Show that the determinant of the matrix \begin{pmatrix} a && -c && -b \\ b && a - 2c && -c -2b \\ c && b && a -2c \end{pmatrix} is non zero for all integers $a,b,c$ where $abc \ne 0$

There is an interesting way to do this by using integral domains. It is easy to see that the polynomial $t^3 + 2t + 1$ is prime in $\mathbb{Z}[t]$ so the ring $\mathbb{Z}[t]/\langle t^3+2t+1\rangle$ is an integral domain and isomorphic to the ring $\{a + bu + cu^2 \vert \text{$a,b,c$ are integers}\}$ where $u$ is a root of the equation $t^3 +2t + 1 =0$.

Now consider integers $a,b,c$ and $x,y,z$ such that $abc \ne 0$ and $(a +bu + cu^2)(x + yu + zu^2) = 0$. These are element of an integral domain so we must have that $x = y = z = 0$ since at least one of $a,b$ and $c$ are nonzero. But expanding the above equation we get a system of linear equations in terms of $x,y$ and $z$.

$$ \begin{aligned} ax- cy -bz &= 0 \\ bx+ (a-2c)y + (-c-2b)z &= 0\\ c x+b y+ (a-2c)z &= 0 \end{aligned} $$

If the determinant is $0$ then this equation will have a nontrivial solution which is not possible.

This strategy requires the use of integral domains which is an abstract tool.

Are there any elementary ways to solve this? It gets messy when we try to do row operations or try to expand the determinant.

Update : After Carl Schildkraut's and JimmyK4542's answer.

A curious observation:

We can also prove that the element $t^3 + rt + 1$ is prime in $\mathbb{Z}[t]$ for $r \ne 0, -2$. Therefore by similar arguments we can say that the determinant of the matrix \begin{pmatrix} a && -c && -b \\ b && a - rc && -c -rb \\ c && b && a -rc \end{pmatrix} is non zero for all integers $a,b,c,r$ where $abc \ne 0$ and $r \ne 0,-2$.

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    $\begingroup$ The determinant is $a^3-b^3+c^3+2ab^2-2bc^2-4ca^2+4c^2a+3abc$. $\endgroup$
    – user1551
    Jun 26, 2021 at 9:33
  • $\begingroup$ @ user1551 Can we use this expression in anyway ? (for example factoring or completing squares) $\endgroup$ Jun 26, 2021 at 10:07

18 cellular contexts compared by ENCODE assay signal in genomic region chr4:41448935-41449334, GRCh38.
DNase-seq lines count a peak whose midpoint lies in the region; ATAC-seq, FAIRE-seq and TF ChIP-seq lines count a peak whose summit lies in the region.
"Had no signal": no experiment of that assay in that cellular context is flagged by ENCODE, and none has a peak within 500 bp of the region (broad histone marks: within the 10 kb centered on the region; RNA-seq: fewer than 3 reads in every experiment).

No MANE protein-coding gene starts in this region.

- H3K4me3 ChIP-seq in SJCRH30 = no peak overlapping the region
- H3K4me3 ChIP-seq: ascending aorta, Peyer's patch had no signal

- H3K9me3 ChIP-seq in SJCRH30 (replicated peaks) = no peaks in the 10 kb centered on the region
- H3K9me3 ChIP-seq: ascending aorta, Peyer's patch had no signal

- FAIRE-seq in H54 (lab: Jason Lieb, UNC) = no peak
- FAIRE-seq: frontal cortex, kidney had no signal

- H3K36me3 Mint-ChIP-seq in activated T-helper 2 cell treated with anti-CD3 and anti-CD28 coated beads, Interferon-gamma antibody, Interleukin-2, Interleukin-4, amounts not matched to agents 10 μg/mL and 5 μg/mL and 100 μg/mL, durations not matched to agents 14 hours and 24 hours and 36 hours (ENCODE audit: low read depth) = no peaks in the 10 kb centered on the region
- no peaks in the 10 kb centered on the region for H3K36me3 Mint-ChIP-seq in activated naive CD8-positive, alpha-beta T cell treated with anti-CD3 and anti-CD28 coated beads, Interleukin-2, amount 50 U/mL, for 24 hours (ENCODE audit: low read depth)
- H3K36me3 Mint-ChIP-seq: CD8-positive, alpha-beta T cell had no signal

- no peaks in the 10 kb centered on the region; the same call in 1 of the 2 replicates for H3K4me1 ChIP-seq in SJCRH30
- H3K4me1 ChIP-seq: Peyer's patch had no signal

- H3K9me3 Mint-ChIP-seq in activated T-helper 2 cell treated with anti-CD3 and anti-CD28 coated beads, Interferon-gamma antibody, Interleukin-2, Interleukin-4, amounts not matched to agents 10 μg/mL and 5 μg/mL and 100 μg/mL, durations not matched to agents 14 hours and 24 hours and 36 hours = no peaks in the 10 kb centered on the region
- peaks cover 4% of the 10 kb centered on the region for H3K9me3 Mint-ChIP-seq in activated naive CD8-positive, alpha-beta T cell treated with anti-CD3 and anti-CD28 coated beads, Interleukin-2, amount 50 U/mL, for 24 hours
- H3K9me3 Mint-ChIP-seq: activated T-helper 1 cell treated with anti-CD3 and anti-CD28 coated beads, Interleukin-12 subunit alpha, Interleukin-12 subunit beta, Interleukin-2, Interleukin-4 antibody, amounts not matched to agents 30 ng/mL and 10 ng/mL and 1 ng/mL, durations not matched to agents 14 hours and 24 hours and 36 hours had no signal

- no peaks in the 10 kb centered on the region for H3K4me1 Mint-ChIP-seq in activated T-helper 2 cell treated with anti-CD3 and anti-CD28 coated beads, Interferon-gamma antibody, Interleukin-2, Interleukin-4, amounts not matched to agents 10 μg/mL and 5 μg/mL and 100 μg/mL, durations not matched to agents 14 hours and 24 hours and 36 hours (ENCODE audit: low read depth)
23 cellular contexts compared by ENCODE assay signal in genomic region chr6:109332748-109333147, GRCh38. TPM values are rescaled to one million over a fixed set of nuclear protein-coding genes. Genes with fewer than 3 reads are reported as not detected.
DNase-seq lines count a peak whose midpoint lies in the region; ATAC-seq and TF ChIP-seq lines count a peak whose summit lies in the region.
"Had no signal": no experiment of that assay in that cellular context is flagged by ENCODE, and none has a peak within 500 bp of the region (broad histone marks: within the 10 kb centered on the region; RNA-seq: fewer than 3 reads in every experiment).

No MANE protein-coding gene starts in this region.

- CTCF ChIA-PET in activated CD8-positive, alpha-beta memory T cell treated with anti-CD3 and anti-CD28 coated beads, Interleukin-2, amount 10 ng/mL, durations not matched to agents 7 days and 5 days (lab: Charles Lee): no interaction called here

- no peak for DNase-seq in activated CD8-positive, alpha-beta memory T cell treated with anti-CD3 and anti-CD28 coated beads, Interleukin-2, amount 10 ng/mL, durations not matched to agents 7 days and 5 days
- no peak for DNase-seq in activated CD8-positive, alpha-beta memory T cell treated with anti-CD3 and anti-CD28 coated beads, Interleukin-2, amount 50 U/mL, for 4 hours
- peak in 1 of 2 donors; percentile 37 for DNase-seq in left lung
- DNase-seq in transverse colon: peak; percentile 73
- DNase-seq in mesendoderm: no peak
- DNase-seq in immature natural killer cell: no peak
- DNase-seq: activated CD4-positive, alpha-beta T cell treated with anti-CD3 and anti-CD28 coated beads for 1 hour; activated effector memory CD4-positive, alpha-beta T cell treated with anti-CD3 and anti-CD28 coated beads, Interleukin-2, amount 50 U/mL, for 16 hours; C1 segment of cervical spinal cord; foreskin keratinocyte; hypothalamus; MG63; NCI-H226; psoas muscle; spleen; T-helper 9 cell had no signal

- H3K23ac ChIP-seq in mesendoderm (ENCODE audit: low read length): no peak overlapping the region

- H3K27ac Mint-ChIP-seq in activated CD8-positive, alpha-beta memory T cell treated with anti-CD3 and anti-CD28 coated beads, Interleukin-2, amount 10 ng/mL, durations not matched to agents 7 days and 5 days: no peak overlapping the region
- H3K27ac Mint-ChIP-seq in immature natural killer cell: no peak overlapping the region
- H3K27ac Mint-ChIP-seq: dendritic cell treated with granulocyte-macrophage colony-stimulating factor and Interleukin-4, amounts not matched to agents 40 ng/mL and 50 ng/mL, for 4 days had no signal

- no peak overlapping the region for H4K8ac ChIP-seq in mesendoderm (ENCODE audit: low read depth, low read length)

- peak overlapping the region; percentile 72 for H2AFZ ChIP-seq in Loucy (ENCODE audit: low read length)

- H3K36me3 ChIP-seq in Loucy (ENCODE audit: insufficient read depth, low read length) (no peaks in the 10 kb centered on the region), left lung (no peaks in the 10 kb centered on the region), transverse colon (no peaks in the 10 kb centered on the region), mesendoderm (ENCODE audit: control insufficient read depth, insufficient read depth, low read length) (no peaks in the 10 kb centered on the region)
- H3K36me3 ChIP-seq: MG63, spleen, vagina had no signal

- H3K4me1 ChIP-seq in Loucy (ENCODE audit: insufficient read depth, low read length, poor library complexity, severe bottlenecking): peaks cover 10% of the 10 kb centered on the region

• $\begingroup$ I made another observation also, $t^3 + mt + 1$ is prime in $\mathbb{Z}[t]$ for $m \ne 0,-2$, so working with this gives more general matrix. $\endgroup$ Jun 26, 2021 at 10:09
  • $\begingroup$ I have no idea, but number theorists may see something in it. An answer below considers congruence modulo $3$, for instance. $\endgroup$
    – user1551
    Jun 26, 2021 at 11:38

2 Answers 2


This might be equivalent to what you did, but I'll go ahead and write this as an answer anyway.

Let $X = \begin{bmatrix}0 & 0 & -1 \\ 1 & 0 & -2 \\ 0 & 1 & 0\end{bmatrix}$. Then, $X^2 = \begin{bmatrix}0 & -1 & 0 \\ 0 & -2 & -1 \\ 1 & 0 & -2\end{bmatrix}$, and so, $$Y := \begin{bmatrix}a & -c & -b \\ b & a - 2c & -c -2b \\ c & b & a -2c\end{bmatrix} = aI+bX+cX^2.$$

The eigenvalues of $X$ are the three roots $\lambda_1,\lambda_2,\lambda_3$ of $\lambda^3+2\lambda+1 = 0$.

Since $Y = aI+bX+cX^2$, the eigenvalues of $Y$ are $a+b\lambda_k+c\lambda_k^2$ for $k = 1,2,3$.

Now, suppose $\det(Y) = 0$ for some integers $a,b,c$ with $abc \neq 0$. Then, $0$ must be an eigenvalue of $Y$, and so, $a+b\lambda_k+c\lambda_k^2 = 0$ for some $k \in \{1,2,3\}$. But by using the quadratic formula, we have $\lambda_k = \dfrac{-b \pm \sqrt{b^2-4ca}}{2c}$.

So now you just need to prove that none of the three roots of $\lambda^3+2\lambda+1 = 0$ can be expressed in the form $\dfrac{-b \pm \sqrt{b^2-4ca}}{2c}$ for non-zero integers $a,b,c$. This just requires showing that $\lambda^3+2\lambda+1$ is irreducible in $\mathbb{Z}[\lambda]$, which only requires the rational root theorem and checking that $\pm 1$ are not roots.

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    $\begingroup$ Perhaps I am missing something, but it seems easier to use the rational root theorem to prove that $p(\lambda)=\lambda^3+2\lambda+1$ is irreducible over $\mathbb Q$, and conclude that $p$ is the minimal polynomial of $X$ over $\mathbb Q$. $\endgroup$
    – user1551
    Jun 26, 2021 at 8:57

Say we have a counterexample. If $3$ divides each of $a,b,c$, then we can divide each by $3$ without consequence, and obtain another counterexample. We may do this until $3$ fails to divide one of $a,b,c$.

However, we may calculate that $3$ fails to divide the determinant in any other case. To do this we would ordinarily have $26$ cases. However, since our polynomial is homogeneous in $a,b,c$, we only need to check triples up to scaling, which halves the number of cases. When two of $\{a,b,c\}$ are $0\bmod 3$ this check is easy, as only a single nonzero term persists in the determinant expansion. This reduces it to only $10$ cases, each of which can be checked by hand (it may even be possible to reduce further without much computation).

Remark. This strategy works for any prime $p$ for which $t^3+2t+1$ is irreducible in $\mathbb F_p[t]$. This isn't true for $p=2$, so $p=3$ yields the fewest number of cases.


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